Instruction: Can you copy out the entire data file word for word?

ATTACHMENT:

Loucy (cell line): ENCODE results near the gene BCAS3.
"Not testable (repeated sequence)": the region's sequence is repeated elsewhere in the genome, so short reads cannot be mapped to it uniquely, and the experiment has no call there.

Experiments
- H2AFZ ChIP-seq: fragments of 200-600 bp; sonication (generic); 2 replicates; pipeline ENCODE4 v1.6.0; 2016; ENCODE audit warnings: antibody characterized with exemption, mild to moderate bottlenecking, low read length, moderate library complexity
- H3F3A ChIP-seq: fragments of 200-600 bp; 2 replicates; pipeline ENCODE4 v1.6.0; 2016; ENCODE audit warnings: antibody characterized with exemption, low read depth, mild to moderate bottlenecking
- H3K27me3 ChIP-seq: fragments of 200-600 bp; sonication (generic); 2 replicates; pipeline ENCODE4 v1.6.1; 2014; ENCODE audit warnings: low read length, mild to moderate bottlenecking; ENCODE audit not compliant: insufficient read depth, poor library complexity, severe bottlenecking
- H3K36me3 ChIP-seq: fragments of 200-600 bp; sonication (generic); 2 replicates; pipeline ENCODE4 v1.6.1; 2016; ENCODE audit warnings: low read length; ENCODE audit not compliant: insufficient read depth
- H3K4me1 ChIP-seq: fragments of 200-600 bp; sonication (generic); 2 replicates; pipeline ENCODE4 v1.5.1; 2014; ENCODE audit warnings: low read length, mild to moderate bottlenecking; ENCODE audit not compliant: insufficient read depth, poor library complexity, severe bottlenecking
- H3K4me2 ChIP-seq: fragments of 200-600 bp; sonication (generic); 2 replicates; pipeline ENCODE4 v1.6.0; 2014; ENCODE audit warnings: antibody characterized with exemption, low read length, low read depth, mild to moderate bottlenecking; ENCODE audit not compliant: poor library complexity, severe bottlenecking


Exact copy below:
Loucy (cell line): ENCODE results near the gene BCAS3.
"Not testable (repeated sequence)": the region's sequence is repeated elsewhere in the genome, so short reads cannot be mapped to it uniquely, and the experiment has no call there.

Experiments
- H2AFZ ChIP-seq: fragments of 200-600 bp; sonication (generic); 2 replicates; pipeline ENCODE4 v1.6.0; 2016; ENCODE audit warnings: antibody characterized with exemption, mild to moderate bottlenecking, low read length, moderate library complexity
- H3F3A ChIP-seq: fragments of 200-600 bp; 2 replicates; pipeline ENCODE4 v1.6.0; 2016; ENCODE audit warnings: antibody characterized with exemption, low read depth, mild to moderate bottlenecking
- H3K27me3 ChIP-seq: fragments of 200-600 bp; sonication (generic); 2 replicates; pipeline ENCODE4 v1.6.1; 2014; ENCODE audit warnings: low read length, mild to moderate bottlenecking; ENCODE audit not compliant: insufficient read depth, poor library complexity, severe bottlenecking
- H3K36me3 ChIP-seq: fragments of 200-600 bp; sonication (generic); 2 replicates; pipeline ENCODE4 v1.6.1; 2016; ENCODE audit warnings: low read length; ENCODE audit not compliant: insufficient read depth
- H3K4me1 ChIP-seq: fragments of 200-600 bp; sonication (generic); 2 replicates; pipeline ENCODE4 v1.5.1; 2014; ENCODE audit warnings: low read length, mild to moderate bottlenecking; ENCODE audit not compliant: insufficient read depth, poor library complexity, severe bottlenecking
- H3K4me2 ChIP-seq: fragments of 200-600 bp; sonication (generic); 2 replicates; pipeline ENCODE4 v1.6.0; 2014; ENCODE audit warnings: antibody characterized with exemption, low read length, low read depth, mild to moderate bottlenecking; ENCODE audit not compliant: poor library complexity, severe bottlenecking